Bristol Inter-disciplinary Group for Education Research (BRIDGE) invites you to a lunchtime seminar on 13 December, 12-1pm, Room 2S601. Our speakers are Laura Manison Shore, PGCE Primary and EY Programme Leader and Partnership Manager, Department of Education and Childhood; and Dr. Maryam Almohammad, a Research Associate at the Department of Education and Childhood.
Laura Manison Shore: EdD student (part 2) Title of EdD thesis:
Is teaching a classed and gendered profession? Exploring the narratives of female primary school teachers
This research explores the experience of female trainee primary school teachers during their first year at this university. It is set against a backdrop of perceived class identity, developing professional identity, and choices made that led them to train to be a teacher. My overarching interest is in the notion of class and how this impacts self-perception and emerging professional identity and asks, is primary school teaching a classed – and gendered occupation? Through narrative enquiry as a methodological approach, I listen to trainees’ ‘stories’, and unpick and develop the themes that I have foregrounded in my research questions and engage with my participants to co-construct themes and meaning from the narratives they share. I am particularly interested in the experiences and subsequent impact on habitus of women who are first generation university attenders. My theoretical position is framed by Bourdieu’s notions of capital; I am interested in how these capitals might be both explicitly and implicitly demonstrated by my participants. My particular focus is around the area of cultural capital and the assumed nature of certain forms of knowledge and practices. My interest in both the substantive research focus and the choice of methodology is embedded in my own ‘life history’, and self-consciously reflecting on my own experiences is a way of reflexively understanding my research where I have recognised that how, in the context of my background, becoming a teacher imbued with me a level of perceived ‘respectability’ which impacted my own personal and professional identity and subsequently shaped and informed my research interests.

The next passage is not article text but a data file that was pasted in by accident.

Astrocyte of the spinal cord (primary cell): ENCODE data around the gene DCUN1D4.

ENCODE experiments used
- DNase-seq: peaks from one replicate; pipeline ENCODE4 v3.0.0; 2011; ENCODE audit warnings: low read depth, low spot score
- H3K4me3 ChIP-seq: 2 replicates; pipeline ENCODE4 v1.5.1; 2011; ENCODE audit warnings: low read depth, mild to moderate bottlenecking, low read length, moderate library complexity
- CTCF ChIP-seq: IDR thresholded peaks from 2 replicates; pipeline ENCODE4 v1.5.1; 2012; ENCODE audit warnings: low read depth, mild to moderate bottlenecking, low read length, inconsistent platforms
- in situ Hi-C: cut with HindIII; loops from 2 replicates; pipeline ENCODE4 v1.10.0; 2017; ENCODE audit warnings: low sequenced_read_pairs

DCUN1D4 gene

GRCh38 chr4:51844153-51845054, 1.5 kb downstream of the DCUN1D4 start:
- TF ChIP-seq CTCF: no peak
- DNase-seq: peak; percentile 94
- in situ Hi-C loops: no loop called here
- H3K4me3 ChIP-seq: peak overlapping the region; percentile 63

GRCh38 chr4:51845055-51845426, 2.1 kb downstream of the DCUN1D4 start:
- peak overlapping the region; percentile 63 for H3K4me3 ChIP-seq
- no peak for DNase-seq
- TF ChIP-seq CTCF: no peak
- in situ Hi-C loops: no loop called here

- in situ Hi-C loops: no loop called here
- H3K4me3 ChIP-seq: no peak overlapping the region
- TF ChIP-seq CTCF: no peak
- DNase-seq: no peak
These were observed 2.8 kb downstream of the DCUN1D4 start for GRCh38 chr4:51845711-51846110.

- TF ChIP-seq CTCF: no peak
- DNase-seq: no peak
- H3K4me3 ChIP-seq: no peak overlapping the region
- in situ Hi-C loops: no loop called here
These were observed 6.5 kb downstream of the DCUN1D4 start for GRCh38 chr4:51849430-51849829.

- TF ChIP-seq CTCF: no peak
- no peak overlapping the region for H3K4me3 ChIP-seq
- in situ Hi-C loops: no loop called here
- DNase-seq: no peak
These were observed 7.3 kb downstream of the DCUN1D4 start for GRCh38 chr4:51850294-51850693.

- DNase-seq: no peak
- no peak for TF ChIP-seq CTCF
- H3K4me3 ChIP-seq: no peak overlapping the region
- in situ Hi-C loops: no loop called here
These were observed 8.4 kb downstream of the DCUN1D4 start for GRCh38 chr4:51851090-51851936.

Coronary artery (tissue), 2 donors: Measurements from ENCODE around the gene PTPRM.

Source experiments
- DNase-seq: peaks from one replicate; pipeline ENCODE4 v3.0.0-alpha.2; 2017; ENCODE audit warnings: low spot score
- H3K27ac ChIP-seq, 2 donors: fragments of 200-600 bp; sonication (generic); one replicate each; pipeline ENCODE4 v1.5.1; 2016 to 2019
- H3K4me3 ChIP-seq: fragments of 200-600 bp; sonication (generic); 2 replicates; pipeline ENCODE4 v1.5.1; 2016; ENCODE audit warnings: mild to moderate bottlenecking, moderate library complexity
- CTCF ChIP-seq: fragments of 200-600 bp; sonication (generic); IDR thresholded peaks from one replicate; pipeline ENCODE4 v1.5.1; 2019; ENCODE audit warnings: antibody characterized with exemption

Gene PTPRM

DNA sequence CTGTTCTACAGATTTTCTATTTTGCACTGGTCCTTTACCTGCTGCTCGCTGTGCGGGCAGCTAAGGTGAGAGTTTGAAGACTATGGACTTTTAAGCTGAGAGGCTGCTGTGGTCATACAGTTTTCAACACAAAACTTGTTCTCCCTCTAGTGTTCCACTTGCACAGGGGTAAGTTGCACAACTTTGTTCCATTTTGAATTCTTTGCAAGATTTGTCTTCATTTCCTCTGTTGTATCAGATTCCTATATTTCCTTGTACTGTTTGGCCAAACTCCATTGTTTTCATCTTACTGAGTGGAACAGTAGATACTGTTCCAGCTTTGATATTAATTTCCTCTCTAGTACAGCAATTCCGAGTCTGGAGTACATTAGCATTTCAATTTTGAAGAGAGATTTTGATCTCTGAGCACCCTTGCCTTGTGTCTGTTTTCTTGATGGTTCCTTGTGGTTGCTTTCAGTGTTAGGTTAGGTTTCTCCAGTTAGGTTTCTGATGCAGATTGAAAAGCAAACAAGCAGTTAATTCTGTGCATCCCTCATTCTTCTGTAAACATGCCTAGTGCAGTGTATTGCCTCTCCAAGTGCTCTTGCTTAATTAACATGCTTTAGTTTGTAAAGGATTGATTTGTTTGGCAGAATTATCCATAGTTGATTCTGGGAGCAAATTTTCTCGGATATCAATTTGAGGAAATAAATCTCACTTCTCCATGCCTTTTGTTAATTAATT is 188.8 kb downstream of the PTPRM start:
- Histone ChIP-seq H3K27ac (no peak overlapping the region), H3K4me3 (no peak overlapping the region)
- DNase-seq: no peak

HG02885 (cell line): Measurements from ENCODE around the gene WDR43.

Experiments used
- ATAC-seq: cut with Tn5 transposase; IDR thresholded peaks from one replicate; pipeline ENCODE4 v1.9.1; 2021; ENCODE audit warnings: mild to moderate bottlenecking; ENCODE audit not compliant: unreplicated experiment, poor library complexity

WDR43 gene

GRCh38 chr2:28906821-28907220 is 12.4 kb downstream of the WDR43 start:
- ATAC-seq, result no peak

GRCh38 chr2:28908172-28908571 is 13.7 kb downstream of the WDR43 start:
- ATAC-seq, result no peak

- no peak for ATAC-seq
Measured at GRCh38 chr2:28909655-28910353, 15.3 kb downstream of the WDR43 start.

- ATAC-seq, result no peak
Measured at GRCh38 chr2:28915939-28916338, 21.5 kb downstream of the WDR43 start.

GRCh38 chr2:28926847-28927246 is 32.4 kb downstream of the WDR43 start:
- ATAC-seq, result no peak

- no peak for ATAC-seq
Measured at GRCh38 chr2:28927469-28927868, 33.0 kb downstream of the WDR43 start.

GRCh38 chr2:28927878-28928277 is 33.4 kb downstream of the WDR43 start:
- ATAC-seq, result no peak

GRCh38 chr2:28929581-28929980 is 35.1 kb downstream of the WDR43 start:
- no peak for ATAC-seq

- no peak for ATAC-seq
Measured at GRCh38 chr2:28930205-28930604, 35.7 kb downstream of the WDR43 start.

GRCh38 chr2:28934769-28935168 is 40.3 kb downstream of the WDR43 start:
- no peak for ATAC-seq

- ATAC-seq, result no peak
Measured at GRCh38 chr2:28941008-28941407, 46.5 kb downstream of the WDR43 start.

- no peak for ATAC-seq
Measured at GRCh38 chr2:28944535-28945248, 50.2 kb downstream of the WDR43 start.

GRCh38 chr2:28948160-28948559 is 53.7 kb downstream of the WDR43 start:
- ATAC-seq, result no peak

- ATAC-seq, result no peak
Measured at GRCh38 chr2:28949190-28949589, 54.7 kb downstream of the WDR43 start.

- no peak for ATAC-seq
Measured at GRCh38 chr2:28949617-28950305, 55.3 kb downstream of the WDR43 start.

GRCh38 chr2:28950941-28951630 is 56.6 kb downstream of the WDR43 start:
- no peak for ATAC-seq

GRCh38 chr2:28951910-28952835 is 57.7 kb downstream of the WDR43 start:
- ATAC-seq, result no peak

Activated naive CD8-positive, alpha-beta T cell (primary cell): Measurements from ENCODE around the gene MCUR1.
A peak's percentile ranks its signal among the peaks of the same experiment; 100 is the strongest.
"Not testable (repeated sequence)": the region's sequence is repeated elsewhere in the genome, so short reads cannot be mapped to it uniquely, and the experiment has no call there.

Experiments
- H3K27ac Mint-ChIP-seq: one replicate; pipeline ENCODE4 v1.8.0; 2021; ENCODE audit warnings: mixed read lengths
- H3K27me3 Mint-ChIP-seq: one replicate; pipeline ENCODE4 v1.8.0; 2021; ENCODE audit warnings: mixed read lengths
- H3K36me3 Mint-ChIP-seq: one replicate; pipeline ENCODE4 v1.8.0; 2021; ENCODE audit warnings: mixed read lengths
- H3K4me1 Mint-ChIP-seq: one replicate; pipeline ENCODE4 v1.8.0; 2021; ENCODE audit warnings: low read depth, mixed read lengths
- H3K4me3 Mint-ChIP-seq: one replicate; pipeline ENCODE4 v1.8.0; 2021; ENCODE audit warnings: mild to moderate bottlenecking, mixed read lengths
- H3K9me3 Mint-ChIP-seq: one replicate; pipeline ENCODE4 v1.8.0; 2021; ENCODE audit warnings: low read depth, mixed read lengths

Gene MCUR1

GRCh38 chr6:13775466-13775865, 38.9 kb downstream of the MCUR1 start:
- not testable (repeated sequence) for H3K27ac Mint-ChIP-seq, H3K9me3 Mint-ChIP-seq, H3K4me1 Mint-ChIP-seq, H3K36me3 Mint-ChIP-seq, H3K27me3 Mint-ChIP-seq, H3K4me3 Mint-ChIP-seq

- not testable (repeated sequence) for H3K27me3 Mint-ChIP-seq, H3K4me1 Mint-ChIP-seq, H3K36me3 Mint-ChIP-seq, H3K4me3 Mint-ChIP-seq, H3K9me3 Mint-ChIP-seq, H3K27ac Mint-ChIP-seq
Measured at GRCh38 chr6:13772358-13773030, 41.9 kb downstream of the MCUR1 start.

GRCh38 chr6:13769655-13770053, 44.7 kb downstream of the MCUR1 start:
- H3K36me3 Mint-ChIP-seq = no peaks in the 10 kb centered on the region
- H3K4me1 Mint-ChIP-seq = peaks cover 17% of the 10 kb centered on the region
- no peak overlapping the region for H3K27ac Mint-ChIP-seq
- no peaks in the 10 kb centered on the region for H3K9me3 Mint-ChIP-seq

Performing Identities and Negotiating Positions in the Syrian Workplace: Access, Learning and Evaluation
Literacy practices are always enacted in specific social arenas where language and the field dynamics reshape the social experiences of actors. This paper explores how three Syrian graduates navigate their internship landscape within the context of TESOL in Syria. The internships are part of a training programme in a Higher Education Training Institute. The three trainees negotiate their positions and access of the internship workplaces using social, educational and linguistic resources. In both internships, access and positioning are a source of identity struggle. Language and other forms of capital play a role in reproducing the interns’ professional identities within the internship multilingual arenas. This research adopts an ethnographic approach and analyses data from interviews, internship reports, documents and self-narrative. Drawing upon Bernstein’s theory of pedagogical codes and pedagogical device, the paper discusses the complex process of knowledge production, reproduction and distribution, as a result of the dynamic interplay of structure and agency. The paper traces the processes of accessing workplaces, learning (about positions and discourses) and finally evaluation of the internship. The findings reveal that evaluation takes place when the consciousness of the three trainees develops towards assessing the possibility of knowledge transfer and mobilization of literacy practices.
For more details contact: Maryam.email@example.com